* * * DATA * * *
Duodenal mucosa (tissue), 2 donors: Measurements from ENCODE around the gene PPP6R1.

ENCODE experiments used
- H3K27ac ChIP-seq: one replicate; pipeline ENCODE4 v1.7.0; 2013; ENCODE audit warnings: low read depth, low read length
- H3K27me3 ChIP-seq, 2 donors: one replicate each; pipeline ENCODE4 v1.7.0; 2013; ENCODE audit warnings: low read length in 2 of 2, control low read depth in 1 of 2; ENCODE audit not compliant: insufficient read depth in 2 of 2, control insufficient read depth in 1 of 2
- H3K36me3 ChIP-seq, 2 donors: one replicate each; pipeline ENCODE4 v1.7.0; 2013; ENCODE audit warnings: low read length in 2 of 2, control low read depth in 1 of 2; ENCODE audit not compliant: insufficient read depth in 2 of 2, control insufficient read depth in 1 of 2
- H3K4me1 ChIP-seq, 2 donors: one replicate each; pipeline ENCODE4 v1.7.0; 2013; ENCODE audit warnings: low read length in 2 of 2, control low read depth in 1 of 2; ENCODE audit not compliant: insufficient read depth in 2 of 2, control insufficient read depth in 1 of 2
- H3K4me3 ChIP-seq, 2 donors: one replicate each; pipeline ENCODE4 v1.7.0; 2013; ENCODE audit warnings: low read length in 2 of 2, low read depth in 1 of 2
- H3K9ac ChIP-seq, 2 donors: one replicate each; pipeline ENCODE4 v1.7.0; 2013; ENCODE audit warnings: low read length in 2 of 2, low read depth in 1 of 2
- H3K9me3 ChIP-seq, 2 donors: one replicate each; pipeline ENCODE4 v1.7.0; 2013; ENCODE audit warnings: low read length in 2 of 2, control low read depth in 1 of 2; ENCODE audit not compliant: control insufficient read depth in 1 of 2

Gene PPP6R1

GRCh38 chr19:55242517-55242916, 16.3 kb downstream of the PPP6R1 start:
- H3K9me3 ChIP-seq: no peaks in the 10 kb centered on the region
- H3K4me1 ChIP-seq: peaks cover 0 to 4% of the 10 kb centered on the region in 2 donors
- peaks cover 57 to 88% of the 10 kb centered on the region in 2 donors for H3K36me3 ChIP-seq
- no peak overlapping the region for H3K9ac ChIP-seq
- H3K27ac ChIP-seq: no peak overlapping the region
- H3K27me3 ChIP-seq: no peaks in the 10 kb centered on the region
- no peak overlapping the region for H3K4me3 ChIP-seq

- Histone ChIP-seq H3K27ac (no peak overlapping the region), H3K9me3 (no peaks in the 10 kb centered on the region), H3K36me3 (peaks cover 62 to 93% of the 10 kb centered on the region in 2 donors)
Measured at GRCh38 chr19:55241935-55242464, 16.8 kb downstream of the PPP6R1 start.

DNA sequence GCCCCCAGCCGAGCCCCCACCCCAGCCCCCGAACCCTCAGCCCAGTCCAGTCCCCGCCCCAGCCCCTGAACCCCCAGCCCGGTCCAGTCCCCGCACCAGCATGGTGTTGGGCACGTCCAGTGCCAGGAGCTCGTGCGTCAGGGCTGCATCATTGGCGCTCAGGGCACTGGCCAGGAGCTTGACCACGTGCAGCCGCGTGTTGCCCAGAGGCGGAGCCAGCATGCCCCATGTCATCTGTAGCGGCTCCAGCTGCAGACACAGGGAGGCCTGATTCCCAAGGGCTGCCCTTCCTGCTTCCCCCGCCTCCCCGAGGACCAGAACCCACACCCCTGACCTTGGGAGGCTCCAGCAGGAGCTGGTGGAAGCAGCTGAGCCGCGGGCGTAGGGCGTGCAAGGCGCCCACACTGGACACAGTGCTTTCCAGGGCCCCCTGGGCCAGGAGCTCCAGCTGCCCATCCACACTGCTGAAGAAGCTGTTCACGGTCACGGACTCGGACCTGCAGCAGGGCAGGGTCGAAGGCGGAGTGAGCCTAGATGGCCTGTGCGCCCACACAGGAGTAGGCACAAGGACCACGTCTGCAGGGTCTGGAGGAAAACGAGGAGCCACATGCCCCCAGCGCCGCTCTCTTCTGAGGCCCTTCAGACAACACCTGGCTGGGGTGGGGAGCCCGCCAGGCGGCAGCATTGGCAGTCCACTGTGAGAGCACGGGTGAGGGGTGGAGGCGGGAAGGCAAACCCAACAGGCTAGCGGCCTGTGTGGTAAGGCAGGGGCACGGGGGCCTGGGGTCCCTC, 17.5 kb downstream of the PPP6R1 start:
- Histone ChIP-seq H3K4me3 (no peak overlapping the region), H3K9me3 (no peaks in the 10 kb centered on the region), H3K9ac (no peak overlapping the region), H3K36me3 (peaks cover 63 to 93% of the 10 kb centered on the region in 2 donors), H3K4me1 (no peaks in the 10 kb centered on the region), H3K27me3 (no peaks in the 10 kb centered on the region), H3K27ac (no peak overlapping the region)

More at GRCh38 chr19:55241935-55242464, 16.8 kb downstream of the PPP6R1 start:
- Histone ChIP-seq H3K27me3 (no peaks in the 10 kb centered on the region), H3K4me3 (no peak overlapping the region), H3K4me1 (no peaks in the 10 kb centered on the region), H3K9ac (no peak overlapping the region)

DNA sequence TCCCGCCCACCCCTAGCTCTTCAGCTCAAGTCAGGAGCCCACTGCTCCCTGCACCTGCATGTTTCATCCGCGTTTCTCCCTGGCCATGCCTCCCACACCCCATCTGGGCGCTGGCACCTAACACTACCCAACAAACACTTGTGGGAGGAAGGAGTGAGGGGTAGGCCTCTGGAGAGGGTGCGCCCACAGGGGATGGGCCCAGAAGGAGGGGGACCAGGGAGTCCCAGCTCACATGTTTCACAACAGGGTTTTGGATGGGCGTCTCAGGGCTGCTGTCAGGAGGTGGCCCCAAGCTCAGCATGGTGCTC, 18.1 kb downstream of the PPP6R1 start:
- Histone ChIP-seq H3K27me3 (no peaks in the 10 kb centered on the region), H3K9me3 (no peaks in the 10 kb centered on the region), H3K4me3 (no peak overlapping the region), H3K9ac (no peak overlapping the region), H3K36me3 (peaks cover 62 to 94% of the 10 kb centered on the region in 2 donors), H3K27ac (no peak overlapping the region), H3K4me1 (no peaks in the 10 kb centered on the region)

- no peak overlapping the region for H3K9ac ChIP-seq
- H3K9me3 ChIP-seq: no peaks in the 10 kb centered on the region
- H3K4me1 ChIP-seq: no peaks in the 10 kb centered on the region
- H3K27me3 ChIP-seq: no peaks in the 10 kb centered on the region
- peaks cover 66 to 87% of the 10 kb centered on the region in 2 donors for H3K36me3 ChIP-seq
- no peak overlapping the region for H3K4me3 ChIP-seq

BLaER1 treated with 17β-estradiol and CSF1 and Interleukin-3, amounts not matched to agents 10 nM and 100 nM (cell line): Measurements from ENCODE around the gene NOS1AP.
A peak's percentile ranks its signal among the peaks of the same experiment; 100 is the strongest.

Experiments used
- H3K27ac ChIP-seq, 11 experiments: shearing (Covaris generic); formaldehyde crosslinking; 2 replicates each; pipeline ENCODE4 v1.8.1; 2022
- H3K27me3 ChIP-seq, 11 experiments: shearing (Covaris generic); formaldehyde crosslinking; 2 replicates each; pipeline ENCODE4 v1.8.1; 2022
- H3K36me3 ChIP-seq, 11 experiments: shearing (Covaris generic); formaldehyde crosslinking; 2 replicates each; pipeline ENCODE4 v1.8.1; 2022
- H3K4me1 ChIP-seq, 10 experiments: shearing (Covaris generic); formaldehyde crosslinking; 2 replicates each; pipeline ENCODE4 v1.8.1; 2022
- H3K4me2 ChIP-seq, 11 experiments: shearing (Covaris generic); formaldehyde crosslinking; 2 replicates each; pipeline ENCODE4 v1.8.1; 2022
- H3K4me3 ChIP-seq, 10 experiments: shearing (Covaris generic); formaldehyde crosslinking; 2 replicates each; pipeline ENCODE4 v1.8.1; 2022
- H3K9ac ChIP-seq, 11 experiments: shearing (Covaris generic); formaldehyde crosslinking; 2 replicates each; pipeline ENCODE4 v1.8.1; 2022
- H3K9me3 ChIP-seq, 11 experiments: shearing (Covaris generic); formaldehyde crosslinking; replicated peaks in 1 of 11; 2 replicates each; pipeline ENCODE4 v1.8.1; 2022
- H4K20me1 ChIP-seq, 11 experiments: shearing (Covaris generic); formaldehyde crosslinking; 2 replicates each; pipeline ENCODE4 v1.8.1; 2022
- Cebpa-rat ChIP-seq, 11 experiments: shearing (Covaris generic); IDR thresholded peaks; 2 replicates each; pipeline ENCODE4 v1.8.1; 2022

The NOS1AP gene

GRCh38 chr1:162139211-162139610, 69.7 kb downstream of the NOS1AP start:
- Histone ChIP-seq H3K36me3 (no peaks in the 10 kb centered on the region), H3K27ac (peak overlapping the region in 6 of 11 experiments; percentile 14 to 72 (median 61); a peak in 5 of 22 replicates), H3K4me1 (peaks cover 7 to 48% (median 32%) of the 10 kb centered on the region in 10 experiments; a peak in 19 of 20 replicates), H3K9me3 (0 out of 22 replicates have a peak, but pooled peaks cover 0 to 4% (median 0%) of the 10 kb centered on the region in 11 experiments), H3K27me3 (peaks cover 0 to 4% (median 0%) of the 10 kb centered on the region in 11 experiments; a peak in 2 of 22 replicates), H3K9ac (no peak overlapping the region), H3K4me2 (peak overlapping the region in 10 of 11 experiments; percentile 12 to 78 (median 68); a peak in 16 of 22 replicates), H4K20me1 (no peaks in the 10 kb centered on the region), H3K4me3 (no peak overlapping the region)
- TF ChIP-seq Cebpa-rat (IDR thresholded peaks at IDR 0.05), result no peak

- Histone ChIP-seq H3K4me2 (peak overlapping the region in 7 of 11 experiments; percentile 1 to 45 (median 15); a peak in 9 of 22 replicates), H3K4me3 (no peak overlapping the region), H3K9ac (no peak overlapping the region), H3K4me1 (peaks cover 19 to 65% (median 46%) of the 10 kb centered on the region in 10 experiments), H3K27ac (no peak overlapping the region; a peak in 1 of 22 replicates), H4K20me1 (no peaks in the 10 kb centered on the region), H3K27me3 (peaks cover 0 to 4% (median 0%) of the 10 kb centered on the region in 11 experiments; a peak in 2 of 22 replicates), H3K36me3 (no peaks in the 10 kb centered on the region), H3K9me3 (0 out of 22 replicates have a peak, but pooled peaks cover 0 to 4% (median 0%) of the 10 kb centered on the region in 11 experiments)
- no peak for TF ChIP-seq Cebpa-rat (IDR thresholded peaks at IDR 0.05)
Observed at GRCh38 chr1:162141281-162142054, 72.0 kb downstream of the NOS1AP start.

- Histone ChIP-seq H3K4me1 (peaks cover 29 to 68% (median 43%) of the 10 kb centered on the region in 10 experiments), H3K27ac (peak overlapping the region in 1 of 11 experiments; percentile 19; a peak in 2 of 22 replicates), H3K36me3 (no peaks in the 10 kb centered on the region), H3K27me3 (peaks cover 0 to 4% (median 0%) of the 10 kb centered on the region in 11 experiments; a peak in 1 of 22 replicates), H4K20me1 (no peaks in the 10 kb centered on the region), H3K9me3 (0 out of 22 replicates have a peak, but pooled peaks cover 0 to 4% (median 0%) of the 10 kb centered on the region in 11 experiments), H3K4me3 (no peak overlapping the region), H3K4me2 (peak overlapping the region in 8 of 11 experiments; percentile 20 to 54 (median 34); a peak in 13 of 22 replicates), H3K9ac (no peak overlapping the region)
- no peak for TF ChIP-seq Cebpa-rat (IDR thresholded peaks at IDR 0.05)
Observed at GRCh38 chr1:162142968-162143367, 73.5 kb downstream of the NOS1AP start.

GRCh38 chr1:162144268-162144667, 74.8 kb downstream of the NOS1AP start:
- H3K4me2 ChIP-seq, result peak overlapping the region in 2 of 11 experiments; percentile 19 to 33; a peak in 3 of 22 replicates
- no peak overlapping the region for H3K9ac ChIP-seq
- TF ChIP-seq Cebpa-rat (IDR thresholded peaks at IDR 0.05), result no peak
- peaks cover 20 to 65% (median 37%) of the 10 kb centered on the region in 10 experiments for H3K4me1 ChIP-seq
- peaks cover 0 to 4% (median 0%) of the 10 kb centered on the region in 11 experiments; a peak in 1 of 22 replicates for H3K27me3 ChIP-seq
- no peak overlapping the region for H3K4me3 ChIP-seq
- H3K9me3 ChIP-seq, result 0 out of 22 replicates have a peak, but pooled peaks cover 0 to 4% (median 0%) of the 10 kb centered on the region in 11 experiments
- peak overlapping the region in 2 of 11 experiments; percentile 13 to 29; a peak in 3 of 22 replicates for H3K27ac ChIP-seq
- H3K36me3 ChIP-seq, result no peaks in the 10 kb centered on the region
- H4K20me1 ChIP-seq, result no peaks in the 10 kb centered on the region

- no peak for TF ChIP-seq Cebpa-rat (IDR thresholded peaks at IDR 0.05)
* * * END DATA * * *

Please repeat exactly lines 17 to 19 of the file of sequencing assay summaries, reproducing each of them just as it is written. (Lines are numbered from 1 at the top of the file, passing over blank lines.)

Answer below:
- H3K27me3 ChIP-seq: no peaks in the 10 kb centered on the region
- no peak overlapping the region for H3K4me3 ChIP-seq

- Histone ChIP-seq H3K27ac (no peak overlapping the region), H3K9me3 (no peaks in the 10 kb centered on the region), H3K36me3 (peaks cover 62 to 93% of the 10 kb centered on the region in 2 donors)